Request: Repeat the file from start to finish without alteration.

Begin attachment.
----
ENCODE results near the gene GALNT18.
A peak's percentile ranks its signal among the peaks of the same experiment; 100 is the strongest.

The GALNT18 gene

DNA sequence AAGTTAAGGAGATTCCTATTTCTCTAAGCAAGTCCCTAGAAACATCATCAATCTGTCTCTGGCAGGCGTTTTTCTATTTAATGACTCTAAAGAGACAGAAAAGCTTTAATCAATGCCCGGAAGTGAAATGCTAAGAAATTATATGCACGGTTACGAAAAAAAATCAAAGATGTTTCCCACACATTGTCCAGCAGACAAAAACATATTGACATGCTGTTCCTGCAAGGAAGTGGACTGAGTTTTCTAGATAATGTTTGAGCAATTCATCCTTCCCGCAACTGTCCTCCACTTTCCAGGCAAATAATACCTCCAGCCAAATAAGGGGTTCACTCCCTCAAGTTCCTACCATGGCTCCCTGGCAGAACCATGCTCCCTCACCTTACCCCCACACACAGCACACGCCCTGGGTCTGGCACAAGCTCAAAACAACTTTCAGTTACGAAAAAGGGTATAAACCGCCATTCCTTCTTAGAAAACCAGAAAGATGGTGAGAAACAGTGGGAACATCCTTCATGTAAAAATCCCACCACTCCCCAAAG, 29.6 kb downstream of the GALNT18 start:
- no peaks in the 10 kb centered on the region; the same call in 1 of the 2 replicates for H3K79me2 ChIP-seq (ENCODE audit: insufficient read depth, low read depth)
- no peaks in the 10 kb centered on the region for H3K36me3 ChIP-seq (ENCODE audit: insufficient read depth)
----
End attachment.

ENCODE results near the gene GALNT18.
A peak's percentile ranks its signal among the peaks of the same experiment; 100 is the strongest.

The GALNT18 gene

DNA sequence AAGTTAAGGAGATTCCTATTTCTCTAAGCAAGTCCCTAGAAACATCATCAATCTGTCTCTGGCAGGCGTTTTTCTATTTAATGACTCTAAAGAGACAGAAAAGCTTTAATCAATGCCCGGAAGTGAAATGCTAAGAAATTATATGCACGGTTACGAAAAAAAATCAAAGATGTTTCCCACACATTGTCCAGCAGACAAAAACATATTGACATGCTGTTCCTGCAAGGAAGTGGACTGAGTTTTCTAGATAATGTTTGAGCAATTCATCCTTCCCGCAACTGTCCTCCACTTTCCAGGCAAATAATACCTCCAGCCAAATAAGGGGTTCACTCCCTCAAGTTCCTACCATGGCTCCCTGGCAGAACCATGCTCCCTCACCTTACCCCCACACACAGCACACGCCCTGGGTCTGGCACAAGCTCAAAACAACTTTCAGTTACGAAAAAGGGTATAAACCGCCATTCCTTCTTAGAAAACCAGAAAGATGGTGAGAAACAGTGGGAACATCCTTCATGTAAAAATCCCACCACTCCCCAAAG, 29.6 kb downstream of the GALNT18 start:
- no peaks in the 10 kb centered on the region; the same call in 1 of the 2 replicates for H3K79me2 ChIP-seq (ENCODE audit: insufficient read depth, low read depth)
- no peaks in the 10 kb centered on the region for H3K36me3 ChIP-seq (ENCODE audit: insufficient read depth)